Zen has no special doctrine or philosophy, no set of concepts or intellectual formulas, except that it
    tries to release one from the bondage of birth and death, by means of certain intuitive modes of
    understanding peculiar to itself. It is, therefore, extremely flexible in adapting itself to almost any
    philosophy and moral doctrine as long as its intuitive teaching is not interfered with. It may be
    found wedded to anarchism or fascism, communism or democracy, atheism or idealism, or any
    political or economic dogmatism.

This is never clearer than in the life and teaching of Bankei.  The Zen Master may have received some personal satisfaction from that lovely epiphany after he hacked up a lung, but of what utility is his insight to society as a whole?  Were we all to emulate Bankei, what would we have but a sickly, atomized population, one which would soon die out, with everyone squirreled away in solitary confinement contemplating their own navels.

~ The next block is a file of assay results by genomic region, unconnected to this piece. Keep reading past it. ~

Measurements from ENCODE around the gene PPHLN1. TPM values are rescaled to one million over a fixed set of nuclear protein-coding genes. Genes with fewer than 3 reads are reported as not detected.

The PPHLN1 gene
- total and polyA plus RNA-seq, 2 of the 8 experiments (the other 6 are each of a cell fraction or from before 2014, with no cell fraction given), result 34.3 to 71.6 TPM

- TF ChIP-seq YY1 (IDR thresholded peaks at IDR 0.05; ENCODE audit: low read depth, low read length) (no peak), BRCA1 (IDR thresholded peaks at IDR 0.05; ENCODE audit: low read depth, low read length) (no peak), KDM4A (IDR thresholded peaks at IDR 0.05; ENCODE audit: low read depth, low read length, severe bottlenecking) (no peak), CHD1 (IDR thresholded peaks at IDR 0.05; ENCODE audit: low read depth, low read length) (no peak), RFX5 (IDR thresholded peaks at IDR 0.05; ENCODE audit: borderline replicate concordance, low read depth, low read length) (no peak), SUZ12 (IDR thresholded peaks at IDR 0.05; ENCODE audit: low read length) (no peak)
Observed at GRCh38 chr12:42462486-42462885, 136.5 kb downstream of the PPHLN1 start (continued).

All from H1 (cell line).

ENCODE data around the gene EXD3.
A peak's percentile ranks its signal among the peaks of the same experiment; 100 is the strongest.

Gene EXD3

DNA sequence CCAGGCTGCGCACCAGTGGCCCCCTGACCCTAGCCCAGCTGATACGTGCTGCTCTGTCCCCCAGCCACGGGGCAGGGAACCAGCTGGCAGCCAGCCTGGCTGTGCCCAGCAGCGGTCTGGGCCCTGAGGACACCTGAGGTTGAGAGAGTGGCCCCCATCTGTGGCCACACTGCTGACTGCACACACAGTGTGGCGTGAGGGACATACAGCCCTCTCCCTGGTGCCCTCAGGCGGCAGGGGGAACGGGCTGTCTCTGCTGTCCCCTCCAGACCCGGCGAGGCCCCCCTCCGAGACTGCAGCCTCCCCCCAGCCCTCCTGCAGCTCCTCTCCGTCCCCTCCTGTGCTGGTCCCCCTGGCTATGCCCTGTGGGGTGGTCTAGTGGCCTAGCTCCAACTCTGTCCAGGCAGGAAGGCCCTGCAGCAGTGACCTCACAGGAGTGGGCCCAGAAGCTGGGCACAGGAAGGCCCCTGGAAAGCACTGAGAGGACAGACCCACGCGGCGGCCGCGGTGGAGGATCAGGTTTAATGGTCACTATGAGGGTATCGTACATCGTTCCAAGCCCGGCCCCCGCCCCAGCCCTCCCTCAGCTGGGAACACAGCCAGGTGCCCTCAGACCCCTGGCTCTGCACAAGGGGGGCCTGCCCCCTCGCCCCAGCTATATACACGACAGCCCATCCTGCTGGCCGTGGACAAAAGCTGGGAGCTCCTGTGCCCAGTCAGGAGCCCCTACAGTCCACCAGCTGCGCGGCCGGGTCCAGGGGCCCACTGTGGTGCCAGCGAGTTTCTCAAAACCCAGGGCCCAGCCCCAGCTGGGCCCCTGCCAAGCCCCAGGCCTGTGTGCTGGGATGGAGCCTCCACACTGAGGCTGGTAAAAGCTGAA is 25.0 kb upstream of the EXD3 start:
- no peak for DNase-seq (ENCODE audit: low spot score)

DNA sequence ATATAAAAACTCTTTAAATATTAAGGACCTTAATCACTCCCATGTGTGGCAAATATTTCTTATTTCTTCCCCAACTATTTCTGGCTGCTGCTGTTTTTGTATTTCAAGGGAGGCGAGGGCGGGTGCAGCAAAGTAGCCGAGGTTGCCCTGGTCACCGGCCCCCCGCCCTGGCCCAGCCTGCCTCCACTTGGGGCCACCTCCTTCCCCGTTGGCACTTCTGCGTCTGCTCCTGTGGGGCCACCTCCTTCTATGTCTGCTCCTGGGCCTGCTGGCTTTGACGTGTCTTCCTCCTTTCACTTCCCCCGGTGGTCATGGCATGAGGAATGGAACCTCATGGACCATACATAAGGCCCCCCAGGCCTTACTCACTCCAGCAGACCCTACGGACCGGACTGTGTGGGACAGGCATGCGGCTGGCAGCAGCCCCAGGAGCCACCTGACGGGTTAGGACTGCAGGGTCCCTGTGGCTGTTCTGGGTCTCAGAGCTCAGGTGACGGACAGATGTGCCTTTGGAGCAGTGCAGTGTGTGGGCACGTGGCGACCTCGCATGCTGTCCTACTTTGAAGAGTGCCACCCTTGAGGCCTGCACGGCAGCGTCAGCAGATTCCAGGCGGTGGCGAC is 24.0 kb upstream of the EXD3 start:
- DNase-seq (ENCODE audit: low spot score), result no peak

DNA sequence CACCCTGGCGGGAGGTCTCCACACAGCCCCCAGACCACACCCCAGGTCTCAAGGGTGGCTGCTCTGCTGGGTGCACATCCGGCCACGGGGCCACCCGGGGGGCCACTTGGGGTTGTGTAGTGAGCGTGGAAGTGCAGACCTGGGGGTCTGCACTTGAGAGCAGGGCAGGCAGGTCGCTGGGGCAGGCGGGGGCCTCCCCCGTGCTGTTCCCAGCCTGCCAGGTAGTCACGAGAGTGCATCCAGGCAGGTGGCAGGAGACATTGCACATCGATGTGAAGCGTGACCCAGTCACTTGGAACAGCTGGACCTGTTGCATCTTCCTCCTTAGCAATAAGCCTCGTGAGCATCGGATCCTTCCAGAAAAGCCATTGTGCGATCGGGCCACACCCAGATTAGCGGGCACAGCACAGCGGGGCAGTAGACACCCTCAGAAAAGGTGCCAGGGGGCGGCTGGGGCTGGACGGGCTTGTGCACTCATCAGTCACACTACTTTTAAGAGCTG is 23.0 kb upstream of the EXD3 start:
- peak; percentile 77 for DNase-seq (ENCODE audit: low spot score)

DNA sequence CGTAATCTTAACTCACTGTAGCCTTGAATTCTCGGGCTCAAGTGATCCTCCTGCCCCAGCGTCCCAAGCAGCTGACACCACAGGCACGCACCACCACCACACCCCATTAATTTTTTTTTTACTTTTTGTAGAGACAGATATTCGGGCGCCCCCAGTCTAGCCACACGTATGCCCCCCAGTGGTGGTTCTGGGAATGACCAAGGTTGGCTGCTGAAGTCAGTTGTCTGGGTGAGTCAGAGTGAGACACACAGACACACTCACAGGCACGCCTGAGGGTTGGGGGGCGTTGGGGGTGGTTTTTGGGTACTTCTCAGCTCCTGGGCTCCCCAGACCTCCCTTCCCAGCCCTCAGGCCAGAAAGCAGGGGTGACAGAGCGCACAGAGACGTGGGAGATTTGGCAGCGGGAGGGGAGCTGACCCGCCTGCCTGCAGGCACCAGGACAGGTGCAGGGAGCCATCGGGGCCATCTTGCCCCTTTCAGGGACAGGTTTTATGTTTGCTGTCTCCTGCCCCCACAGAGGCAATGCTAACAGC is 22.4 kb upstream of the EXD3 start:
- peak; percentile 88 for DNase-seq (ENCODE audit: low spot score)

This is a book that is well worth reading, but mostly because it is an instructive look at the chilling emptiness of Eastern philosophy.


Grade: (C+)


See also:

Book-related and General Links:
    -BOOK SITE:  The Unborn : The Life and Teachings of Zen Master Bankei 1622-1693 By Norman Waddell (FSB Associates)
    -BANKEI (
    -The Unborn  -- Bankei Yotaku (1622-1693)(Daily Zen Journal)

    -Daily Zen
    -ARCHIVES : "buddhism" (NY Review of Books)
    -BuddhaNet : Buddhist Information on the Net
    -Buddhist Society (UK)
    -Middle Way : Journal of the Buddhist Society (UK)